Learning happiness can take you out of your comfort zone.
So, there can be a learning curve as one comes to tolerate and manage greater degrees of happiness and prosperity than one has been accustomed to.
Some time ago, this short, very thin Korean immigrant with shoulder-length gray hair began coming to the shelter. When he first came here, he was in bad shape; he appeared to have no resources at all.
Dealing with this bully,
I’m a-try a different strategy this time.
This begins with an e-mail exchange between follower Vikkilyn and myself, back in May.
Wednesday, 05/21/14: Me: Recent events suggest it’s time for me to get more serious about “becoming” William Tell. There are some emotional obstacles there, so it’s going to take some work, and seeing this, it’s easy for me to grasp why William Tell hasn’t “happened” yet. I’ll get through it.
Tuesday, 05/27/14: Vikkilyn: Not sure what you mean by “becoming” William Tell? http://en.wikipedia.org/wiki/William_Tell What part of William Tell do you want to be? (I realize that is your “stage name” but you must have picked it for some reason, after all you have written a lot about the power in a name.)
This post includes many footnotes. To get to any footnote, click on the link in the body of the text. When you’re done reading the footnote, ALT+LEFT will return you to your original place in the text.
A month off-track brought me back
to what I want to do in life, and why.
Tom Joyner: “Did it work? The short answer to that is no.”
At first glance, the story of Jeantel and her “village” seemed to me to epitomize the principle I set forth in “Don’t come uninvited.”
Crux: black magic works. Evil or not, it works. That tells us something about God.
#AleisterCrowley maintained two altars in his home, one for white magic, one for black.
(Originally posted 2014-02-17.)
The Kimberly Leto murder
(1) We must get past the twin scandals of race and class.
(2) My greatest concern is to find out where these two young men “come from.”
(3) Had she had a gun, could that have saved her?
(4) Gorham-Ramos, at age 14, has a daughter?
(5) What was the sentence from the August 19 crime? N.B., police identified Gorham-Ramos through fingerprints.
(6) Was Gorham-Ramos’ involvement with the August 19 crime sufficient basis to bring him in for questioning concerning the January 31 crime?
(7) I know from my own time in jail why, if at all possible, children should not be incarcerated with adults.
(8) Pinkney appears to have a mental illness, and was off his medications. The treatment-resistant patient is always problematic.
(9) Does this neighborhood deserve a greater police presence than, say, Barclay? Actually, during my time there, the police presence was pretty darn high; its visibility heightened by the inexplicable consistent police use of white unmarked cars and white officers.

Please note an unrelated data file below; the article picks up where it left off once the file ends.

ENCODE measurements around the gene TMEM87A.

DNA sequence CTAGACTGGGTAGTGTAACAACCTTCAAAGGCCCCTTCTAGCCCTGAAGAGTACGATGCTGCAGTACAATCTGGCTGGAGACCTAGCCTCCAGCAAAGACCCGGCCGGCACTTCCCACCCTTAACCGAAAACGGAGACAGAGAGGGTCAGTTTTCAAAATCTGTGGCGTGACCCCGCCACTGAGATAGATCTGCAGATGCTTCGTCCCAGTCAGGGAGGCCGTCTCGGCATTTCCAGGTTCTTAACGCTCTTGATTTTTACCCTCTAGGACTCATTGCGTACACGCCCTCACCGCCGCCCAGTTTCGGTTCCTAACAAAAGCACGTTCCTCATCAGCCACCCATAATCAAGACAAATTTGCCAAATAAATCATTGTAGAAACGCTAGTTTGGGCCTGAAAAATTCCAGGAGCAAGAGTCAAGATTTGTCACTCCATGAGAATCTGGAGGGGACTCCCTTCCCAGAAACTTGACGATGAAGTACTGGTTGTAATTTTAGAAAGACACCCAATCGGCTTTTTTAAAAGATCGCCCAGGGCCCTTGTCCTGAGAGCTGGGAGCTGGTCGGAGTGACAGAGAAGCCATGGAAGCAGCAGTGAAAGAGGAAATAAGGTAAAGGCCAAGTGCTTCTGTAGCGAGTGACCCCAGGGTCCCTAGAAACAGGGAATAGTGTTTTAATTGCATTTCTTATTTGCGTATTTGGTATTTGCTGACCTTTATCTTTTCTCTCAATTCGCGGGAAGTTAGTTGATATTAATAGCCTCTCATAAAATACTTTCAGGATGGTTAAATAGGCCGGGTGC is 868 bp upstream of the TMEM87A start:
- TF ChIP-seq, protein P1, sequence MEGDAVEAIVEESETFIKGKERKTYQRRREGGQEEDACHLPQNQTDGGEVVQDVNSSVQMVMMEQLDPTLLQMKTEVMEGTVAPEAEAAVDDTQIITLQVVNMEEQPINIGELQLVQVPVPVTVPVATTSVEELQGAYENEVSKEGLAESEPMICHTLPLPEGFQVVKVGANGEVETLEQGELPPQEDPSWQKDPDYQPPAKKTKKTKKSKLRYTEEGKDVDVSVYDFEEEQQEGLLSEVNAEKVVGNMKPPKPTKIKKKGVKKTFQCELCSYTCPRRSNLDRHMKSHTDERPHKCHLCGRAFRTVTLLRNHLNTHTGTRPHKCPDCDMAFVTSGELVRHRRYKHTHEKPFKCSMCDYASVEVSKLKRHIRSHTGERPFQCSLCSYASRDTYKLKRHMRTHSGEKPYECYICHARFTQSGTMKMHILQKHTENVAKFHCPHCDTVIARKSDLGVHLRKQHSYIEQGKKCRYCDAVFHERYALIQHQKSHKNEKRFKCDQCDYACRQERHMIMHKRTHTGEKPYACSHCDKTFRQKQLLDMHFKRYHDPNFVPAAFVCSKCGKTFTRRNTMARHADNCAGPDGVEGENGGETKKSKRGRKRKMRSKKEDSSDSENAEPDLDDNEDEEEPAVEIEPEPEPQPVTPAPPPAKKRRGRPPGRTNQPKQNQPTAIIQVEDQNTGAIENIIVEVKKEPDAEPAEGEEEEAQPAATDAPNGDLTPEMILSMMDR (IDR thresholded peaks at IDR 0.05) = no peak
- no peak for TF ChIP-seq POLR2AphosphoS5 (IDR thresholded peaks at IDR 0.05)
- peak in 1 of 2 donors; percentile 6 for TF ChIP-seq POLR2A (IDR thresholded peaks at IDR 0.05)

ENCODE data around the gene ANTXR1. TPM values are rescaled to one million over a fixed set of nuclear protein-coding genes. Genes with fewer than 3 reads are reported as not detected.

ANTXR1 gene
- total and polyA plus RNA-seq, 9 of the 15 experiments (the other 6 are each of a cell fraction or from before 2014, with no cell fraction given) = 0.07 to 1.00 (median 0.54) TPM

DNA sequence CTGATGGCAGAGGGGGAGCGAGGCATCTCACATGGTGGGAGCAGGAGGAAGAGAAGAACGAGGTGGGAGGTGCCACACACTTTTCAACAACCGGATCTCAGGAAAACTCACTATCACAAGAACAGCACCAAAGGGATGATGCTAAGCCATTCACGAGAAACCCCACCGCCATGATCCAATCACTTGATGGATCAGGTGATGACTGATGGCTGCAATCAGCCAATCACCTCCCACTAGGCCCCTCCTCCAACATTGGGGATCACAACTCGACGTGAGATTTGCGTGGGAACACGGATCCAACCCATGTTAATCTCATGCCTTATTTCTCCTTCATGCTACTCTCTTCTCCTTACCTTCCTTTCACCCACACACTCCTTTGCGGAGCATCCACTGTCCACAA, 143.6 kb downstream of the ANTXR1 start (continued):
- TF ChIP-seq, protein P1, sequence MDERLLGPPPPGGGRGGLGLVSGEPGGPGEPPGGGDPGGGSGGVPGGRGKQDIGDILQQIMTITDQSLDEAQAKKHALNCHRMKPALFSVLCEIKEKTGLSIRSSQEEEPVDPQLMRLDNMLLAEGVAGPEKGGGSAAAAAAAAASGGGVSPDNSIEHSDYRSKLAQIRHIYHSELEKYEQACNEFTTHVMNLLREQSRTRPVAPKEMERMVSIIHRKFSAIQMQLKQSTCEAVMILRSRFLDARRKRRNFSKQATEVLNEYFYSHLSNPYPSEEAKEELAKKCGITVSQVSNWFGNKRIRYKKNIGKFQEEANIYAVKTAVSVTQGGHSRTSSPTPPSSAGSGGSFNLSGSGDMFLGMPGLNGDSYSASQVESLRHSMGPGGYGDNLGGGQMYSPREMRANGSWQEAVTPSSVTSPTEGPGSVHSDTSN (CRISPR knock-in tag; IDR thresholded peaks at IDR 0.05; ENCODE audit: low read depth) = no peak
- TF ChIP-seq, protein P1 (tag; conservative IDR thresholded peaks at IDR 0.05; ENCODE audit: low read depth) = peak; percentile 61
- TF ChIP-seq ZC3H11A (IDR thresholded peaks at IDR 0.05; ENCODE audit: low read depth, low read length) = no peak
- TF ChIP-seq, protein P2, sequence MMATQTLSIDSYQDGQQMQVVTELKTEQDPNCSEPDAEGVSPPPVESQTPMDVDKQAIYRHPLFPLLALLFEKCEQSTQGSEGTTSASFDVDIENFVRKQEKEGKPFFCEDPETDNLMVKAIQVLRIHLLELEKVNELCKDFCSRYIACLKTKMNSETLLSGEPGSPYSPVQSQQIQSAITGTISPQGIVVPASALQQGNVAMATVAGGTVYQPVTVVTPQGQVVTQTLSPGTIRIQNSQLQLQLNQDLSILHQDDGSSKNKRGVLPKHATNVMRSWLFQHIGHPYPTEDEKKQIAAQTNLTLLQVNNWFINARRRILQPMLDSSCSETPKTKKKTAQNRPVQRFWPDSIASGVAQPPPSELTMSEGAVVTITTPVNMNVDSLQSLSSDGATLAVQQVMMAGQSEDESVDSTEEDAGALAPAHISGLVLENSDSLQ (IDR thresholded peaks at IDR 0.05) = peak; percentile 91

These have been on display in the main hall at EP, and I get to browse them while waiting for a computer. I have not read either one.
American Apartheid: Segregation and the Making of the Underclass (Harvard University Press, 1998)
“This powerful and disturbing book clearly links persistent poverty among blacks in the United States to the unparalleled degree of deliberate segregation they experience in American cities.”
Not to short-sell the book, this is wholly consistent with the politically correct proposition I questioned in “My Homeless Self.” I wonder how the authors account for that portion of the underclass which are white, and how they got there.
This was originally published in 2002. Author Molefi Kete Asante (born Arthur Lee Smith Jr. on August 14, 1942) has an impressive page at Wikipedia and appears to be a leader in all things Afro-centric.
He demands reparations.
This fits squarely within the definition of ideology I set forth in “The Gospel vs. George F. Will.” As I said there, it says, “‘We’ cannot be happy unless ‘they’ change their ways.”
I have no desire to ally myself with anything liberal; and my first, personal, gut response to Heather Mizeur is to dislike her. And most critically, I have no idea what she means by “prevention.” Aside from all that, I find her proposals exciting.
- Incarceration — From what I saw in my own time in jail, in general incarceration accomplishes nothing, and does so only at a tremendous financial cost to the taxpayers. My estimate is that as many of 60% of those in prison have no good reason to be there. Be aware: these are not nice people. But there’s no need for them to be incarcerated. And without having the exact figures, my guess is that my own 40 days in jail may have cost the taxpayers $10,000.
- Juvenile detention — I am without an opinion as to her plan. The one individual whose advice I look forward to on this question is the Hon. Martin P. Welch, who may or may not publicly opine.
- Backgrounds — Click the link to see my previous remarks on this subject.
- Gun laws — OK, maybe she’s tossed a bone to the anti-gun lobby. The proposal seems reasonable enough to me. I hope to hear pro-gun folks’ opinions.